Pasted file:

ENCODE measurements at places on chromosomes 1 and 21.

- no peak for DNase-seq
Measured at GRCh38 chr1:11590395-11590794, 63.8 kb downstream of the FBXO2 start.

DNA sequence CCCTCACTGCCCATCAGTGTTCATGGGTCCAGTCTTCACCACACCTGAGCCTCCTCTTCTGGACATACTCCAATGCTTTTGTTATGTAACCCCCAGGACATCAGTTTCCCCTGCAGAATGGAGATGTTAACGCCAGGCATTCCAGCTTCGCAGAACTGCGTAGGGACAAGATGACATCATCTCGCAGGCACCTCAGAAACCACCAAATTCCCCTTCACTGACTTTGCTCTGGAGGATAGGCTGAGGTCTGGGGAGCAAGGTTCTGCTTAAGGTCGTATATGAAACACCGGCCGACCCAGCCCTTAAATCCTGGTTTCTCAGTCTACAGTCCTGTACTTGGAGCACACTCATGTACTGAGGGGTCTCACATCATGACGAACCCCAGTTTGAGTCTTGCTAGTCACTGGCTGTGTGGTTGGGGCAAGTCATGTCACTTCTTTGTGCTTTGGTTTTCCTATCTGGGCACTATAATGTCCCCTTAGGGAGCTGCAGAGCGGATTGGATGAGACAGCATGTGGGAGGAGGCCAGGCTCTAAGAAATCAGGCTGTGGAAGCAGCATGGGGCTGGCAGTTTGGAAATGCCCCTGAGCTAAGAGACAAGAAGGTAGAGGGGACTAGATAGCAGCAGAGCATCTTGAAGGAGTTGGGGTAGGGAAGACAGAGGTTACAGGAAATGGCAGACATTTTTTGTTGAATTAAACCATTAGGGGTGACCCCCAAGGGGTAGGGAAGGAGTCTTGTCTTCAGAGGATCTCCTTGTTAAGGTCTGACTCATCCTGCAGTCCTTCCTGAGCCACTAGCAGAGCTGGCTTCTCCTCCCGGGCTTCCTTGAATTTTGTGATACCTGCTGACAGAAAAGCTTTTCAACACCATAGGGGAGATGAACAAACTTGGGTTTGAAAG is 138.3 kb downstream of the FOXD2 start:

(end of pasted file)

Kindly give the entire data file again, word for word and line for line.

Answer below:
ENCODE measurements at places on chromosomes 1 and 21.

- no peak for DNase-seq
Measured at GRCh38 chr1:11590395-11590794, 63.8 kb downstream of the FBXO2 start.

DNA sequence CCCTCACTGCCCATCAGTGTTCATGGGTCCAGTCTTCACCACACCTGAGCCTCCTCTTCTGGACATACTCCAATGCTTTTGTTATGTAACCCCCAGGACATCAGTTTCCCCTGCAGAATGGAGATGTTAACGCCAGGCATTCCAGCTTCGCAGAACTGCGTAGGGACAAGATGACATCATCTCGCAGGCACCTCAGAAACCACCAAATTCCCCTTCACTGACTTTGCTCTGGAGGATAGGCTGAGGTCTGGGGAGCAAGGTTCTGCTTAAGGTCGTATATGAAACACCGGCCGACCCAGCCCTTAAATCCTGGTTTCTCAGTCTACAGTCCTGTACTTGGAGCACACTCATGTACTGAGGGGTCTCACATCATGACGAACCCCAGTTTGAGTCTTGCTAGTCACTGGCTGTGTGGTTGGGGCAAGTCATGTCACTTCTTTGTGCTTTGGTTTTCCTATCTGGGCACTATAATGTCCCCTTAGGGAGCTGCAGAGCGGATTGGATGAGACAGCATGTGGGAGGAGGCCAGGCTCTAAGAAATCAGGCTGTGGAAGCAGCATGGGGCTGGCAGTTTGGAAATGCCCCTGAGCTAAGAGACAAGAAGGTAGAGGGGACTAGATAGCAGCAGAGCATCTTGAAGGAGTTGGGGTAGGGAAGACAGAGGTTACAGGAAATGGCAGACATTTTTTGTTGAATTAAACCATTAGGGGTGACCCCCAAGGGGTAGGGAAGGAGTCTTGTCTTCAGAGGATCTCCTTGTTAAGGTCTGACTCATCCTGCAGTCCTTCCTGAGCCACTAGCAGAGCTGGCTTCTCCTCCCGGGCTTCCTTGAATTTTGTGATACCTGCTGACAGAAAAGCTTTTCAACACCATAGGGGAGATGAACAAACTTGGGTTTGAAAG is 138.3 kb downstream of the FOXD2 start: